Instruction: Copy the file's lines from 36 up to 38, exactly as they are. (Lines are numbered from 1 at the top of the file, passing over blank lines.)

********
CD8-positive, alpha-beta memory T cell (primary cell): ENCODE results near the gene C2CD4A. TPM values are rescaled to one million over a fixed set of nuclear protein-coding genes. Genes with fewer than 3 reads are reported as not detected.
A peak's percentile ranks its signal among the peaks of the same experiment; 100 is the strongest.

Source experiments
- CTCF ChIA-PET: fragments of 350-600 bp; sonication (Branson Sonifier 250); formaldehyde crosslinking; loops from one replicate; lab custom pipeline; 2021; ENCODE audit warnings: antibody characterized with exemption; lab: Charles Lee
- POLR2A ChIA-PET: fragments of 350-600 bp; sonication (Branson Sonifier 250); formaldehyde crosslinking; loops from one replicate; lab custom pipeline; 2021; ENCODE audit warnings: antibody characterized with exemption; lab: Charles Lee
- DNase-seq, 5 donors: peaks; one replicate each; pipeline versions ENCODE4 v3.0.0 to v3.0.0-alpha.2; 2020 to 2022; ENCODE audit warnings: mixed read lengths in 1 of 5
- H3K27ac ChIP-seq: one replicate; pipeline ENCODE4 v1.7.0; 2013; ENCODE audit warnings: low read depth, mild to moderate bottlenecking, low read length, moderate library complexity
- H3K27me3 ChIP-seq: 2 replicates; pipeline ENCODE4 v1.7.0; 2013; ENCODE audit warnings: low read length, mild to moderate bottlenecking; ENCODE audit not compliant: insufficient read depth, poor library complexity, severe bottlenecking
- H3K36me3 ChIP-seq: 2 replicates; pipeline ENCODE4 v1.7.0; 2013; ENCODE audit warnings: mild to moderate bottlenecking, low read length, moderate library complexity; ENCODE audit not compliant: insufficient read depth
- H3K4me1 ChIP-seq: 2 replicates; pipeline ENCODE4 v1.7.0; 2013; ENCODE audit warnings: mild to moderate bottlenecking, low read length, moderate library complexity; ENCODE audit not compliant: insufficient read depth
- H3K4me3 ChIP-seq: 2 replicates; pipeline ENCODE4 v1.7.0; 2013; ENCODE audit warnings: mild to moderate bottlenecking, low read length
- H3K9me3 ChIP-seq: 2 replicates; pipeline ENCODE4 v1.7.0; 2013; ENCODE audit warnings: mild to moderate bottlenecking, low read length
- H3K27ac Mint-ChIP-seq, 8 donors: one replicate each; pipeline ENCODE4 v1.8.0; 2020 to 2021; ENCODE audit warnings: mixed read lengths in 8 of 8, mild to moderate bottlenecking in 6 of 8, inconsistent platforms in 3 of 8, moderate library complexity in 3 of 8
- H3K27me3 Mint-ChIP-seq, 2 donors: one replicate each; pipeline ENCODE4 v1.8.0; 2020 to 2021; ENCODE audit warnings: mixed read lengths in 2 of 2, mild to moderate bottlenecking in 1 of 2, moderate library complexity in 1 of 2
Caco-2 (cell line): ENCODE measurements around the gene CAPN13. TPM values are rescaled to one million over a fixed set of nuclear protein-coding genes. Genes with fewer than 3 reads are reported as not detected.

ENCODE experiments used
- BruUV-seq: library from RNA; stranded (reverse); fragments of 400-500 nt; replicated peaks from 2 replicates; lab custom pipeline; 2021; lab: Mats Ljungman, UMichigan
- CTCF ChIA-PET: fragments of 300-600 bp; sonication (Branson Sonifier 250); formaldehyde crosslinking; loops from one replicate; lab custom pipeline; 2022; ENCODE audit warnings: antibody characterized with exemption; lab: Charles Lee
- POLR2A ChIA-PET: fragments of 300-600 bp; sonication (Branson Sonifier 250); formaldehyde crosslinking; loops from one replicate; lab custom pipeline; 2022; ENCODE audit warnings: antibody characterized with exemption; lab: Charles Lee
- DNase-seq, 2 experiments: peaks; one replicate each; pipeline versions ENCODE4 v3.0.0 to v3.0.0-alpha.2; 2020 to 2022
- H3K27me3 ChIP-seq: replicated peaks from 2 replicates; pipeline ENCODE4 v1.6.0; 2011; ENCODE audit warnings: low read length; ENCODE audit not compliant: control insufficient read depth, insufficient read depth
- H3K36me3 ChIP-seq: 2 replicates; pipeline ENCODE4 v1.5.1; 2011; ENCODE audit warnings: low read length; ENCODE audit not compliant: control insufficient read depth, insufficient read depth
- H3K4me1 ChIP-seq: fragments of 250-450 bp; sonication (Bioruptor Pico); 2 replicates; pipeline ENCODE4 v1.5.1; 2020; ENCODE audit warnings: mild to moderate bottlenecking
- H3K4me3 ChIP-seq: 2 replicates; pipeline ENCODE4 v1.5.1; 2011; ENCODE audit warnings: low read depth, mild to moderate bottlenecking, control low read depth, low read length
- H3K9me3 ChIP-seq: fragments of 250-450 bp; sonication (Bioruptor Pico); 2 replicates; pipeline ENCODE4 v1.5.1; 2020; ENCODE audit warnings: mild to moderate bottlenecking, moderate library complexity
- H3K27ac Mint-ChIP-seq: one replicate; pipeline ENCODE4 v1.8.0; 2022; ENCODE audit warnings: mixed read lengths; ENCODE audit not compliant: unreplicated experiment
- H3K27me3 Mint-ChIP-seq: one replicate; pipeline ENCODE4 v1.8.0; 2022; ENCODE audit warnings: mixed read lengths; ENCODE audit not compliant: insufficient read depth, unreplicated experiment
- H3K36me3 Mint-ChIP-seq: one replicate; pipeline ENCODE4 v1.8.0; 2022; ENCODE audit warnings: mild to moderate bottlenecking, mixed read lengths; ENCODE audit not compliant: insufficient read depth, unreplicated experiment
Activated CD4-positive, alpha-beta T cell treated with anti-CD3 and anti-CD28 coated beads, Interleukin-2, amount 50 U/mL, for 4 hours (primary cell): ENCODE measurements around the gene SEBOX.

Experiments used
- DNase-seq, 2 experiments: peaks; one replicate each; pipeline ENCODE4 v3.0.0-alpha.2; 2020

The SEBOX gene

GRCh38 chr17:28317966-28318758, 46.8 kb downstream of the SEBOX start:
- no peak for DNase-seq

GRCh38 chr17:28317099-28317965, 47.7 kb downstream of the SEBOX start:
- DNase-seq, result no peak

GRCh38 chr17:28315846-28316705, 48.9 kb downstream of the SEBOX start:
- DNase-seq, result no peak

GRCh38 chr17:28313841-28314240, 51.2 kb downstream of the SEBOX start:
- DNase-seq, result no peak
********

- DNase-seq, result no peak

GRCh38 chr17:28315846-28316705, 48.9 kb downstream of the SEBOX start:
- DNase-seq, result no peak